The Effect of Tea Growing on Household Welfare: Case Study of Kayonza Subcounty, Kanungu District
Musinguzi, Derrick Dembe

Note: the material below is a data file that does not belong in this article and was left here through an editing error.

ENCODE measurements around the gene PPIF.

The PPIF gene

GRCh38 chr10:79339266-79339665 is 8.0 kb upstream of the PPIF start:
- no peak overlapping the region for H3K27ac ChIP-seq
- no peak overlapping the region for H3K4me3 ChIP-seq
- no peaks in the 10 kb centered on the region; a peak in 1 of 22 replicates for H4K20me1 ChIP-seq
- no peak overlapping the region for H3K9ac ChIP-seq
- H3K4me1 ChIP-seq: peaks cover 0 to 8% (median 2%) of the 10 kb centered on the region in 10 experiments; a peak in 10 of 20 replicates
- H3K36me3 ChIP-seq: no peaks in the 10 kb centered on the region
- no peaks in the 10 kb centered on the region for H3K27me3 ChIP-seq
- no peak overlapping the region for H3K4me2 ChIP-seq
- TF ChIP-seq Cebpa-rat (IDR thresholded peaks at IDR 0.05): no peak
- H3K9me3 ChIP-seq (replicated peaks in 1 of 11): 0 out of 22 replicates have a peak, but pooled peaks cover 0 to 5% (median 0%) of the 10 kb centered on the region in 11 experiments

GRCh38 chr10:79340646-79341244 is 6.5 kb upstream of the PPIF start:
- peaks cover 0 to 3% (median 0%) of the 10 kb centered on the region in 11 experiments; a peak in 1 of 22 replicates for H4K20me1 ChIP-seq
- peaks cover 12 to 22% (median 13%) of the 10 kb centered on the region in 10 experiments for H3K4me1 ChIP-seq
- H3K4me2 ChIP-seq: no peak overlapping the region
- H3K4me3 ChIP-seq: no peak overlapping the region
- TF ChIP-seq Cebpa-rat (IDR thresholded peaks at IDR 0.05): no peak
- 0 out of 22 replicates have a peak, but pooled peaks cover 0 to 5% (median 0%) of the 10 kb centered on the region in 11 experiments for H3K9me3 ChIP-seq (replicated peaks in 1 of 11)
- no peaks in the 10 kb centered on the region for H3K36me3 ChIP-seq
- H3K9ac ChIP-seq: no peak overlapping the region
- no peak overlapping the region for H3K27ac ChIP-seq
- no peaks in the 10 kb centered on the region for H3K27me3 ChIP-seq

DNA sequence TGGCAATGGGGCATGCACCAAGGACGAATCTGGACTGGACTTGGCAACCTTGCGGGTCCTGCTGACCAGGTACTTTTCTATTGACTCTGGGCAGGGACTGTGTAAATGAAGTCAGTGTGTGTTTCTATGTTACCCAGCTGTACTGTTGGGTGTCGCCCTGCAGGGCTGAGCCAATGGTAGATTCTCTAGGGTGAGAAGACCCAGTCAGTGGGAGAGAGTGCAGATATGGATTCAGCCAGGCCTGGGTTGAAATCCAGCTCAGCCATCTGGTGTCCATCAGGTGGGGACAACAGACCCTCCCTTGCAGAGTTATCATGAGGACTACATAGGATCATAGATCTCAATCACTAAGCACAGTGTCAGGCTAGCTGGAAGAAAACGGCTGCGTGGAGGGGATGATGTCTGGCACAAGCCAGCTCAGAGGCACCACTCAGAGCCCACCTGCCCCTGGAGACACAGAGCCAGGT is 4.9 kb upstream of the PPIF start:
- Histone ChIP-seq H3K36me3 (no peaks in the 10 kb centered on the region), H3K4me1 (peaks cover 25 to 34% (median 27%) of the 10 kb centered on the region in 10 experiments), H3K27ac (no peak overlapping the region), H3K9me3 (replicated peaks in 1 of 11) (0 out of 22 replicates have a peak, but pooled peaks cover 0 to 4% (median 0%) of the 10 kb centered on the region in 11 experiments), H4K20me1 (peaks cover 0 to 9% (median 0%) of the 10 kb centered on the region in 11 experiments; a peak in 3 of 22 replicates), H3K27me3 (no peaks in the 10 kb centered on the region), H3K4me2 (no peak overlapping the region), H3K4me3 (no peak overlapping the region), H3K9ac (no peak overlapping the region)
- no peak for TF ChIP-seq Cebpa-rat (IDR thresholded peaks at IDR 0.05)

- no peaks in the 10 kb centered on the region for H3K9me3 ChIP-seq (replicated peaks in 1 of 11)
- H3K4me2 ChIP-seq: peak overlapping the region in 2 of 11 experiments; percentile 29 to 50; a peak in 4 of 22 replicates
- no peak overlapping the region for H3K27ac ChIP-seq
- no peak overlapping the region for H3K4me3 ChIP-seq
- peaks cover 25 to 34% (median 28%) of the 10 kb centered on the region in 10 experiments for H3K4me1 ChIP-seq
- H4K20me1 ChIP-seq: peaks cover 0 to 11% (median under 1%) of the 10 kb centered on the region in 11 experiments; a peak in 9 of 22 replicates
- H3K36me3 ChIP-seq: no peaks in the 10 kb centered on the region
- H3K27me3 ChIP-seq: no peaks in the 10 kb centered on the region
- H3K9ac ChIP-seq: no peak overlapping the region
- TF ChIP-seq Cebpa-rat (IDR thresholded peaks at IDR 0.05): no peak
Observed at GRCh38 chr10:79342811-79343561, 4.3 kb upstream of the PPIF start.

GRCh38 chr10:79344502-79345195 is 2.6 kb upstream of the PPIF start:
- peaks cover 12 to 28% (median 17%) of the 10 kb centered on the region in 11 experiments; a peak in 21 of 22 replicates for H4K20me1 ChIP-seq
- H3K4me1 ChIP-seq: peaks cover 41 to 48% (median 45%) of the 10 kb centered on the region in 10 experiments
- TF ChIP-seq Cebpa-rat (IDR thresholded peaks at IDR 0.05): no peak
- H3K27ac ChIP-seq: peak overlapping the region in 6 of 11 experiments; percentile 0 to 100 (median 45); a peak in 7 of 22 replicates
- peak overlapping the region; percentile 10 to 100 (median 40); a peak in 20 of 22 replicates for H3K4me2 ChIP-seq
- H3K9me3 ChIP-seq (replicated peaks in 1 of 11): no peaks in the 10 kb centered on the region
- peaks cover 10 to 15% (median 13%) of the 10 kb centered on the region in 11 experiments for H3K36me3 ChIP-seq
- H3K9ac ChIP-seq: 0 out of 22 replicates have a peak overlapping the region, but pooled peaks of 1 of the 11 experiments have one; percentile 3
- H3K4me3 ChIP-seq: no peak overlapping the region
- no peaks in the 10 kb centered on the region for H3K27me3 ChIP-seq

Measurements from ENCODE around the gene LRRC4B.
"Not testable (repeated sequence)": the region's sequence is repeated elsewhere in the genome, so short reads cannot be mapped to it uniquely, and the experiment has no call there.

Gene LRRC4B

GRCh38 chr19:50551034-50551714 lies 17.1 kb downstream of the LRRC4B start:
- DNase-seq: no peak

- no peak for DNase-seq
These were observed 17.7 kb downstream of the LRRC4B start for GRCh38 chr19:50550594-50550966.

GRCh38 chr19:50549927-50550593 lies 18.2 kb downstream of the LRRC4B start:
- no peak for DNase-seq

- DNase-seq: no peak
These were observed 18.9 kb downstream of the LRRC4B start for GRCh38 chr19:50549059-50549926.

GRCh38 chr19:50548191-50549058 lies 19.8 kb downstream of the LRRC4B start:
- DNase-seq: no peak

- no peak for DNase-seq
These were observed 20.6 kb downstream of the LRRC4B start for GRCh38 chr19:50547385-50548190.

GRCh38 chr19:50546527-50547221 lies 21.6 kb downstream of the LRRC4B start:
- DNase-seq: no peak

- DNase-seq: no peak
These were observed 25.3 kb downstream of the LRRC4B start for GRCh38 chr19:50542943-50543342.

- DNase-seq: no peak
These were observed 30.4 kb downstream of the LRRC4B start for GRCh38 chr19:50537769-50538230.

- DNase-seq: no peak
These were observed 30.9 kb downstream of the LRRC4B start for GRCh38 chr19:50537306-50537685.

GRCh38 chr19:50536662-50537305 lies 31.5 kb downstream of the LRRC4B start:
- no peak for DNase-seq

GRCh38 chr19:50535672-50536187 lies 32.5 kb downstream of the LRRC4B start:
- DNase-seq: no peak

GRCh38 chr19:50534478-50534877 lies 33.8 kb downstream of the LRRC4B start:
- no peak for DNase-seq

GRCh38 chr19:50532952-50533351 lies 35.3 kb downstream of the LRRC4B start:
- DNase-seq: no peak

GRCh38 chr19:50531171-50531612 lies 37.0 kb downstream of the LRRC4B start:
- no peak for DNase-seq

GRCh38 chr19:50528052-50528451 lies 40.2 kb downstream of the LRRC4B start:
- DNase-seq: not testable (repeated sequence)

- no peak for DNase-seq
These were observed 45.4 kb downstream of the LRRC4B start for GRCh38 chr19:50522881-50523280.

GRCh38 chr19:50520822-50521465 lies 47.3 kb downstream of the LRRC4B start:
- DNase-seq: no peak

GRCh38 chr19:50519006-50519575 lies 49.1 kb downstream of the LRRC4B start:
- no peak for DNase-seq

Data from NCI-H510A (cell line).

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The main objective of the study was to assess the effects of tea growing on household welfare in Kanungu District and Kayonza Sub County in particular. The research process was guided by four hypotheses investigating relationships between access to extension services, status of tea membership, credit services, level of education of the farmer and household welfare. Household welfare was however reconstructed into an index consisting of variables such as the type of floor, power source, access to piped water, communication media available in the home and the main means of transport. The study used a sample of 50 households of tea farmers selected through non probability, convenient sampling and data was collected through questionnaires and Key Informant Interviews and later cleaned, organized and analyzed using techniques in STATA such as cross tabulation analysis and multiple regression analysis. The findings of the study show that tea farmers with access to loans are more likely to use/have hydroelectric power in their homes unlike those without access to loans who are majorly constrained by the high security requirements for these loans and the high interest loans. According to the study, farmers with considerably large tea estates have better accessibility to loans due to undeniable security hence have higher standards of living (welfare) in their households.In addition, tea farmers without access to credit are less likely to own a television set compared to those who can easily access loans in different financial institutions. There is a significant relationship between the status of tea membership and the type of floor in the home and the source of power used in such a way that the odds(8.7) of a farmer having a mud floored houseare very high for those without any cooperative affiliations compared to those with membership in the various cooperatives which gives members access to resources non-members don‟t have access to such as lower rates, exemptions,etc. In the same way, tea farmers who are not attached to any cooperative were significantly (p value = 0.018) less likely to be using hydroelectric power in their homes. However, access to extension services by a farmer and the welfare index used in the study were found to be completely independent, hence no relationship between access to extension services and the welfare index components used in this study. In conclusion, the welfare of the tea growing households in the sub county largely depends on accessibility to credit, status of tea membership and to a small extent, the education level of the farmers. The low incomes from tea farming are to some extent attributed to gender inequalities portrayed through labour distribution on the farm and low agro input use as the majority of the community is still largely dependent on traditional agricultural methods. In my opinion the government should finance trials of labour saving technologies in food and cash crop production, developing value chains for food crops, and should also consider trainings for both men and women on gender inequalities. Taking such action could guarantee supplementary incomes besides tea growing for farmers to support their families and boost their standards of living.